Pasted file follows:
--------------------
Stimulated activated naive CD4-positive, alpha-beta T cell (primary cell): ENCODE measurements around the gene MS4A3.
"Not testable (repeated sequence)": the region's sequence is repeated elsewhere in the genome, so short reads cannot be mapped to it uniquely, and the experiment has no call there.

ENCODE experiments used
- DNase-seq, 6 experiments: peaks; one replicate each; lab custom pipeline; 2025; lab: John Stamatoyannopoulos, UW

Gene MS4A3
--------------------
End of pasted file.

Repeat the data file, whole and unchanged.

Stimulated activated naive CD4-positive, alpha-beta T cell (primary cell): ENCODE measurements around the gene MS4A3.
"Not testable (repeated sequence)": the region's sequence is repeated elsewhere in the genome, so short reads cannot be mapped to it uniquely, and the experiment has no call there.

ENCODE experiments used
- DNase-seq, 6 experiments: peaks; one replicate each; lab custom pipeline; 2025; lab: John Stamatoyannopoulos, UW

Gene MS4A3